Hamid Karzai’s Scurrilous Attacks on the U.S. in Afghanistan

Recent News and Opinion

Alyssa J. Rubin, News Analysis: Karzai Bets on Vilifying U.S. to Shed His Image as a Lackey,” New York Times, March 12, 2013

Alyssa J. Rubin and Rod Norland, “U.S. General Puts Troops on Security Alert After Karzai Remarks,” New York Times, March 13, 2013

Leslie H. Gelb, “To Hell With Karzai,” The Daily Beast, March 12, 2013 (4:45 AM ET)

Ewen MacAskill (in Washington), “White House: claims of US collusion with Taliban ‘categorically false’; Obama spokesman rejects Karzai’s criticism of US as Afghan in police uniform kills seven including two American troops,” The Guardian, March 11, 2013 (15.51 ET)

Analysis

The United States has tolerated Hamid Karzai’s scurrilous attacks on the U.S. over the years, reacting with “understanding” that, e.g., Karzai is speaking to a domestic audience, or is acting crazy again.

But the U.S. has never reacted to these outrageous attacks with any understanding of their impact in a culture based on honor, and as a result has suffered the double humiliation of being attacked falsely and of being viewed as not having the courage to defend one’s honor.

Such attacks have worked for Karzai in the past, due to the American insistence that its envoys and military commanders get along with the green-caped magician. Karzai has proven far more adept than his allies at manipulating the other party or parties in an alliance which has kept him and the country’s corrupt political elite in power at the cost of U.S. and allied soldiers’ and civilians’ lives, and billions of dollars funneled into the coffers of government officials in what Dexter Filkins has quite aptly termed “Corruptistan”.

In 2009, the U.S. and NATO had a chance to bring Karzai to heel when decisions were being made on whether to insist that a second round in the presidential elections in Afghanistan actually be held, following the first-round elections held on August 20. Karzai’s fraud was so immense, that even the International Elections Commission, which found electoral corruption sufficient to require a second-round run-off,  barely touched the surface of the real fraud, due to the highly selective criteria it used to sample precincts for voting abuses.

The United States blinked, and backed Karzai instead of the democratic project the elections had been intended to further.

In view of the American backing of Karzai and the latter’s failure to guarantee that the second-round election would be fairly conducted, Abdullah Abdullah, the candidate who came in second with backing from the Northern Alliance and others, withdrew.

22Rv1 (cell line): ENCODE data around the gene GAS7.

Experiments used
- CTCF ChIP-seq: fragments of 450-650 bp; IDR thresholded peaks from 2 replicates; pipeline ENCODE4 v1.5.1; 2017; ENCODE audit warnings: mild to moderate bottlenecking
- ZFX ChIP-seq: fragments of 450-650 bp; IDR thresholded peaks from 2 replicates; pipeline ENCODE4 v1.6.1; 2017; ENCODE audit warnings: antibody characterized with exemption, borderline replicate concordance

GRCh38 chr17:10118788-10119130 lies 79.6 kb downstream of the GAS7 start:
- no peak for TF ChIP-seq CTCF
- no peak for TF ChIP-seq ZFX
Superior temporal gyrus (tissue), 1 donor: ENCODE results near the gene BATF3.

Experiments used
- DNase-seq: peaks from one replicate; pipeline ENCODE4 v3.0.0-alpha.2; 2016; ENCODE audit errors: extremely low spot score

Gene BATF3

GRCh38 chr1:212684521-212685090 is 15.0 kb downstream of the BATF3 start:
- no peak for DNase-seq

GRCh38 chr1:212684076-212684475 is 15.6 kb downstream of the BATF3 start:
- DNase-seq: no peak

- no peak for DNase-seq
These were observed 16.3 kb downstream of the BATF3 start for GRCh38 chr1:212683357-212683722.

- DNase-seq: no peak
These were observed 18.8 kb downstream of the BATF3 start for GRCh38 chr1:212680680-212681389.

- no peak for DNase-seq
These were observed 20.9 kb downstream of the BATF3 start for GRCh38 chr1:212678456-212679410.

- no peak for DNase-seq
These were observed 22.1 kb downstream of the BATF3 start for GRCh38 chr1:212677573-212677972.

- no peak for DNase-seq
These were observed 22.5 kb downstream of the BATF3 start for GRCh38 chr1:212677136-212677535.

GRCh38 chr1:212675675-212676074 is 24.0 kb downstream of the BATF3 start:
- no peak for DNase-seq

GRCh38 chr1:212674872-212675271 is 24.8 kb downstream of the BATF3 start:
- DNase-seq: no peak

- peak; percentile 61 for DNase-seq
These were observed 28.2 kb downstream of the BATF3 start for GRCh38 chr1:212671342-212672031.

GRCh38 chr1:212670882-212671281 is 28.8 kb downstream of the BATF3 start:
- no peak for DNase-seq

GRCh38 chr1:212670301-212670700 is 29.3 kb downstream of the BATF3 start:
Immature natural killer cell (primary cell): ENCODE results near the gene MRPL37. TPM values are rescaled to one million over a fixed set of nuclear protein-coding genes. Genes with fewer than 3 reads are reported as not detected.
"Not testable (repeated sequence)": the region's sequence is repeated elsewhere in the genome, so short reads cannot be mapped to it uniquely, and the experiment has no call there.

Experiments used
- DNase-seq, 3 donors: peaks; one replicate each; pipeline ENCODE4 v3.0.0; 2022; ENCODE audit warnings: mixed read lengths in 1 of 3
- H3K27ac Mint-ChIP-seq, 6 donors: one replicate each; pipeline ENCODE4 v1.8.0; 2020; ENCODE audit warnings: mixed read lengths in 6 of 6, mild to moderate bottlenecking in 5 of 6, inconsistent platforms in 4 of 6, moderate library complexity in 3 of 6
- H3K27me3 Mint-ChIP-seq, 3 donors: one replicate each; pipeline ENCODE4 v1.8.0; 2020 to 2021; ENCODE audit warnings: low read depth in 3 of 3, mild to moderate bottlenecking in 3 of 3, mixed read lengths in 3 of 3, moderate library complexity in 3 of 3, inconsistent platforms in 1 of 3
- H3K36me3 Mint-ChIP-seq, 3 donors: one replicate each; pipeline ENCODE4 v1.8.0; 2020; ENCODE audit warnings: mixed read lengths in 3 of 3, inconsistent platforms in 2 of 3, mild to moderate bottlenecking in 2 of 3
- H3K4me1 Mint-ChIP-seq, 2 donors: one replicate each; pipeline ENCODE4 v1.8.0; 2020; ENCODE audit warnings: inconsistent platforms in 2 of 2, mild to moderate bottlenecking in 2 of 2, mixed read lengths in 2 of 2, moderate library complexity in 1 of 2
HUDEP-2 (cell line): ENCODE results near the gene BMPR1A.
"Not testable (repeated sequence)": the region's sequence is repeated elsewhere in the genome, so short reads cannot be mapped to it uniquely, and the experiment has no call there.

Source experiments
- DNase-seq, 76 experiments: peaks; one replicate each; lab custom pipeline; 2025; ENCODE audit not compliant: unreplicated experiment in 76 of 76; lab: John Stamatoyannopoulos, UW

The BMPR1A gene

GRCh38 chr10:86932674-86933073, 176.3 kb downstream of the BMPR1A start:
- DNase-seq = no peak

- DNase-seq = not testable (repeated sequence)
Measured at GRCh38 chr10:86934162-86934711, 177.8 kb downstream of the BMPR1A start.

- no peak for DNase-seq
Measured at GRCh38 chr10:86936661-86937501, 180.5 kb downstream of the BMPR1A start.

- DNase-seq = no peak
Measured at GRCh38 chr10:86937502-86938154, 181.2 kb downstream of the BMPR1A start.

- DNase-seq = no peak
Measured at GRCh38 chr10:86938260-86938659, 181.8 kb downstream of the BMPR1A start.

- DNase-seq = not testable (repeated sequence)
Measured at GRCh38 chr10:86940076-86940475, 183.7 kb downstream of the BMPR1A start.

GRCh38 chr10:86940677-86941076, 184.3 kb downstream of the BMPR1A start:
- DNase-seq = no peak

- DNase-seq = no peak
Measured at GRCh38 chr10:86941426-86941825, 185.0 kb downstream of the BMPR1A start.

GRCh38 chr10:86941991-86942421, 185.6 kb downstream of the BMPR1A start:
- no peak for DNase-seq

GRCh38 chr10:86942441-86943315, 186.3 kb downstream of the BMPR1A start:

In any event, it had been obvious for some time that Karzai was the favored candidate of the U.S., for reasons which may have included his brother’s involvement in Kandahar with the CIA as well as that of many other high government officials who were on the CIA payroll.  While there is no public evidence of direct involvement of Hamid Karzai with the CIA, such a relationship now or in the past seems quite plausible given the CIA’s penetration of the highest ranks of the Afghan government, and therefore cannot be ruled out.

For whatever reasons, America could not break with Karzai.

As a result, without improvement of governance in the country to keep pace with military gains, Afghanistan now faces a period of growing instability in which it is fairly likely that the Taliban will achieve increasing control of the countryside as U.S. and ISAF forces draw down and essentially withdraw from the country.

Obama’s decisions in 2009 relating to the presidential elections constituted one of his worst foreign policy failures since assuming office.

The fact that the elections and decisions regarding the holding of the second-round election were not addressed within Obama’s much-touted Afghanistan policy review group revealed either the president’s incompetence in the foreign policy arena, or the fact that he and the CIA had decided issues relating to Karzai outside of the Afghan policy review process, or both of the above. The fact that then CIA Director Leon Panetta did not attend the last sessions of the policy review group lend support to the second hypothesis.